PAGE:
Albert Rutherston - Cymbeline's Tent - illustration

Albert Rutherston - Cymbeline's Tent - illustration




Cymbeline’s Tent – Illustration for The Tragedie of Cymberline

Signed with initials u.r.: AR; also signed with initials and inscribed beneath the mount: Act V Sc V vide play No.2/Drawing X/not to be reduced AR

Pen and ink


7 by 11.5 cm., 2 ¾ by 4 ½ in.

(mount size 39.5 by 33 cm., 15 ½ by 13 in.)


Estate of the artist


London, Sally Hunter Fine Art, Albert Rutherston, Drawings, Theatre Designs and other Treasures, 2016, no.64

The present work was illustrated in Cymbeline, published by Ernest Benn in 1923.  The series was a collaboration between Rutherston and Harley Granville-Barker following on from their work together 11 years earlier at the Savoy Theatre and celebrating the quatercentenary of the Shakespeare Folio edition.

Born Albert Daniel Rothenstein, he was the youngest of the six children of Moritz and Bertha Rothenstein, German-Jewish immigrants who had settled in Bradford, Yorkshire in the 1860s.  He and his siblings proved to be a hugely talented and artistic family, his elder brother became Sir William Rotherstein (1872-1945), the artist and director of the Royal College of Art; two of his other siblings, Charles Rutherston and Emily Hesslein, both accumulated major modern British and French art collections and his nephew Sir John Rothenstein was direct of the Tate Gallery.  

He was educated at Bradford Grammar School before moving to London in 1898 to study at the Slade School of Art where he became close friends with Augustus John and William Orpen.  He met Walter Sickert during a painting holiday in France in 1900 and by introducing Sickert to Spencer Gove became instrumental in the beginning of the Camden Town Group.  He was one of Sickert’s most frequent companions and was one of the original members of the Fitzroy Street Group.  Rutherston had a sociable and attractive personality, he frequently travelled abroad with other artists including Max Beerbohm, Spencer Gore, Walter Russell and Edna Clarke Hall.  It was Clarke Hall who introduced him to watercolour painting and in 1910, while in Grasse on the France Riviera.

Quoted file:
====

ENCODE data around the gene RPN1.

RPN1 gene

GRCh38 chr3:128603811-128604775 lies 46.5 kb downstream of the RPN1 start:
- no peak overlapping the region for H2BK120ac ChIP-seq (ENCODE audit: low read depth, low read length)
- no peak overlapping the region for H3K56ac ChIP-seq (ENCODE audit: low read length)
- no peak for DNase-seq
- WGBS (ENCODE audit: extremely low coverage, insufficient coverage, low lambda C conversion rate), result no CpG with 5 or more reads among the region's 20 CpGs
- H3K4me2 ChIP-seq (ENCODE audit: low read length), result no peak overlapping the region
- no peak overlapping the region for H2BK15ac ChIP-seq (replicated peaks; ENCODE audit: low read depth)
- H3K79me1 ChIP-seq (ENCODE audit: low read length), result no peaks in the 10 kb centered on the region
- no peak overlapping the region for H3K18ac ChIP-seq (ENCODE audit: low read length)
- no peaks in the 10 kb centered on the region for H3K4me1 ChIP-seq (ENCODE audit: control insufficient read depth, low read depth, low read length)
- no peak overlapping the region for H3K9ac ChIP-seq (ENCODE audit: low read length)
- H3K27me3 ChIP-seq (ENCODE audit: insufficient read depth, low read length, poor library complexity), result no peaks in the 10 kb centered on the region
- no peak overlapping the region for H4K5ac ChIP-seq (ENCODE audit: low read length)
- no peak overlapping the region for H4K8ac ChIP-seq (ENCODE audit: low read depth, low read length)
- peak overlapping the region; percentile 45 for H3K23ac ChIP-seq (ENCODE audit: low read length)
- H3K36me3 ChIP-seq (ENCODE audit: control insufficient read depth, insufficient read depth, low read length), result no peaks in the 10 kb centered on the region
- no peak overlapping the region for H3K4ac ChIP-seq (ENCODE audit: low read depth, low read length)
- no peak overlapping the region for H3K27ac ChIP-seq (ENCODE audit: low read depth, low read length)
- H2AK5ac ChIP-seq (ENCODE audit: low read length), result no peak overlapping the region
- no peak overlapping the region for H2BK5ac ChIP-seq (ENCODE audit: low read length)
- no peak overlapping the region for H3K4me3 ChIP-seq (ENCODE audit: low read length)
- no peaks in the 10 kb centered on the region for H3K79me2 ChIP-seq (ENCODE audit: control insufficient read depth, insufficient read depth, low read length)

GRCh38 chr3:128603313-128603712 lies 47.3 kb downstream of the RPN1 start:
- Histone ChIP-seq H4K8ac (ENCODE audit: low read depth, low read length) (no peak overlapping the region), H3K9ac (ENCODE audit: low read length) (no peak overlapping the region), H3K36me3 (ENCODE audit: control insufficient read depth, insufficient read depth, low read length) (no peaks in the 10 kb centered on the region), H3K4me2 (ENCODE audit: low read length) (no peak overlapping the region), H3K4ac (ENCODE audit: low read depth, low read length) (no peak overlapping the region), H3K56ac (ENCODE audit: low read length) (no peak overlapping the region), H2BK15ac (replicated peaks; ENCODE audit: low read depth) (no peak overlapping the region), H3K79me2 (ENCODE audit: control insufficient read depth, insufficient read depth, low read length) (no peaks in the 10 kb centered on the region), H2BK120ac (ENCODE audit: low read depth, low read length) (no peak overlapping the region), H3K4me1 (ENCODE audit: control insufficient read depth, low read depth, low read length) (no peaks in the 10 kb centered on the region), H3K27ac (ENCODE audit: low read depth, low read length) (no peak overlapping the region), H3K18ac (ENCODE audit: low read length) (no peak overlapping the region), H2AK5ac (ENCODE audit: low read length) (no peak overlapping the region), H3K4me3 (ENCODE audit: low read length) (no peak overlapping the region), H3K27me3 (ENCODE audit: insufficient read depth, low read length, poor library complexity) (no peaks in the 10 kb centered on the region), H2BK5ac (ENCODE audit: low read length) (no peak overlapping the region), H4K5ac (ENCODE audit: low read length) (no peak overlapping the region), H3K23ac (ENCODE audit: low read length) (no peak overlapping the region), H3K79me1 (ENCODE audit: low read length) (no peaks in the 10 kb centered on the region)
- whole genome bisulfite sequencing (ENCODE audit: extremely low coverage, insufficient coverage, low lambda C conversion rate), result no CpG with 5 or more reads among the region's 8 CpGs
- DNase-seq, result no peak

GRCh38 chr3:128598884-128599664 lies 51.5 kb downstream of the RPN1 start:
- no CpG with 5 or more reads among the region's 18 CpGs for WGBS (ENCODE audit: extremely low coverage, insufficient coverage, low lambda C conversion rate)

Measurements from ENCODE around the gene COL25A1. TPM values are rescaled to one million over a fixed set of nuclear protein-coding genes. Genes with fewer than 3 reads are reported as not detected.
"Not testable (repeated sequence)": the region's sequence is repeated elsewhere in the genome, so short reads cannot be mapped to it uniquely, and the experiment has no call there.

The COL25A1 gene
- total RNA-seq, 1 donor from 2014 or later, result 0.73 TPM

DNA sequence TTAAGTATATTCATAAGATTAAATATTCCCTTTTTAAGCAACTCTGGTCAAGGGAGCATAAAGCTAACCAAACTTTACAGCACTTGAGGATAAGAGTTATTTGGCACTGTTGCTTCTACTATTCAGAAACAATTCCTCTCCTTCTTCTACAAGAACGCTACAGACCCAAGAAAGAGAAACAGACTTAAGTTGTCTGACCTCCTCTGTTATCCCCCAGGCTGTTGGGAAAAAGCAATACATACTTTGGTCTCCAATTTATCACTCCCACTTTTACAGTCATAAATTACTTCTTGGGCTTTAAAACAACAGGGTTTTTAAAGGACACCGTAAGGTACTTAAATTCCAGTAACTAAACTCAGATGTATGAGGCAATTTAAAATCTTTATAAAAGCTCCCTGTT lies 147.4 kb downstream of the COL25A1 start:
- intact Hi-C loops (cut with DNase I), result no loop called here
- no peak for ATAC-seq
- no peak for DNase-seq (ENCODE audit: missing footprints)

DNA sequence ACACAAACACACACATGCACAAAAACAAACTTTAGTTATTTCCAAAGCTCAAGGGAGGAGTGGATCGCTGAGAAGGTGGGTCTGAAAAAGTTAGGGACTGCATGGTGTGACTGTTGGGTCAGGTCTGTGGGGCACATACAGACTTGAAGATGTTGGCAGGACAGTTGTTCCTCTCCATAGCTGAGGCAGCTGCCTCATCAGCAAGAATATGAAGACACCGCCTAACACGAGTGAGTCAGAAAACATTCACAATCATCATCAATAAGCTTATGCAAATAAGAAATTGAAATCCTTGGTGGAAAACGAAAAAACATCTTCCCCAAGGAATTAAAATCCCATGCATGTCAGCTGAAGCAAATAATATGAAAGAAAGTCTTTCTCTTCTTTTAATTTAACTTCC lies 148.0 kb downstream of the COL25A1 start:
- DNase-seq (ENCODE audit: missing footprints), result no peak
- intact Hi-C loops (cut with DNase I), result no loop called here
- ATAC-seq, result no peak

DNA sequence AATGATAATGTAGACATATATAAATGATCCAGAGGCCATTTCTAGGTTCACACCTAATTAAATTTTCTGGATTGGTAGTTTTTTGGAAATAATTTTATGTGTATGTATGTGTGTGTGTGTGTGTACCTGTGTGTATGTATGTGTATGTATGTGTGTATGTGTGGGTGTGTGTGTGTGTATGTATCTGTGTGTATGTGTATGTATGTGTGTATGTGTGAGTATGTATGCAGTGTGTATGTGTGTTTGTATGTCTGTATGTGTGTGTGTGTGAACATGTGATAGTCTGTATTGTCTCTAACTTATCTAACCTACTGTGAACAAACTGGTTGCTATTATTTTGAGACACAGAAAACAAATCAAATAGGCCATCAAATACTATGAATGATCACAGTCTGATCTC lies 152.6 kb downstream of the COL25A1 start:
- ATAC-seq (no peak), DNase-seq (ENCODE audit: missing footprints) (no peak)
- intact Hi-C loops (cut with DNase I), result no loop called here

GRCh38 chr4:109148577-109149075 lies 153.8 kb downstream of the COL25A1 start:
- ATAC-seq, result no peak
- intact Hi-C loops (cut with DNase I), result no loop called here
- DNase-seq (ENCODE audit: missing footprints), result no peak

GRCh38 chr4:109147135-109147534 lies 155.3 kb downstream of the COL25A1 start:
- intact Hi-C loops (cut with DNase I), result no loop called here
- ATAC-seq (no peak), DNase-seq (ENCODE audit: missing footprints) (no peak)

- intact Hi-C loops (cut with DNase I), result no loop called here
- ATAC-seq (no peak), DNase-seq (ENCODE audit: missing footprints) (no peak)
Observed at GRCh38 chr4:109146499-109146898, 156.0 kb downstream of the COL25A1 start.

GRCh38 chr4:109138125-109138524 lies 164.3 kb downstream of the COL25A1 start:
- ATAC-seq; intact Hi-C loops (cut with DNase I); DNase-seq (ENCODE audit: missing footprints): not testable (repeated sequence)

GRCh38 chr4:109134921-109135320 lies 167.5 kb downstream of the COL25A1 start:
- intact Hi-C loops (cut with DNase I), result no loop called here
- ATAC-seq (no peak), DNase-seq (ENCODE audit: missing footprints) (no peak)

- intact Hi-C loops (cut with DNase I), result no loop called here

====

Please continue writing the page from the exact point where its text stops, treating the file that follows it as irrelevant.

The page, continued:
At the outbreak of World War I he was initially assigned a desk job with the Engineers’ War Service Register at the Board of Trade and from October 1916 he served with the Northamptonshire Regiment in Egypt and Palestine.  At this time he anglicised his surname as a declaration of patriotism to the country of his birth.    Following the war he returned to his artistic career and married the actress, Marjory Holman.  He took a number of teaching posts, starting at Camberwell School of Art and later becoming Ruskin Master of Drawing in 1929.  At the same time his own work flourished when he was recruited as an illustrator by the Curwen Press along with Claud Lovat Fraser and Paul Nash.  In 1938 he largely returned to oil painting.

Rutherston became a member of the New English Art Club in 1905, a member of the Royal Society of Painters in Watercolours in 1942 and was also a regular exhibitor at the Cheltenham Group.  Examples of his work are in the collections of the Tate Gallery, Victoria & Albert Museum Ashmolean Museum, Bradford Art Gallery Manchester City Art Gallery and elsewhere.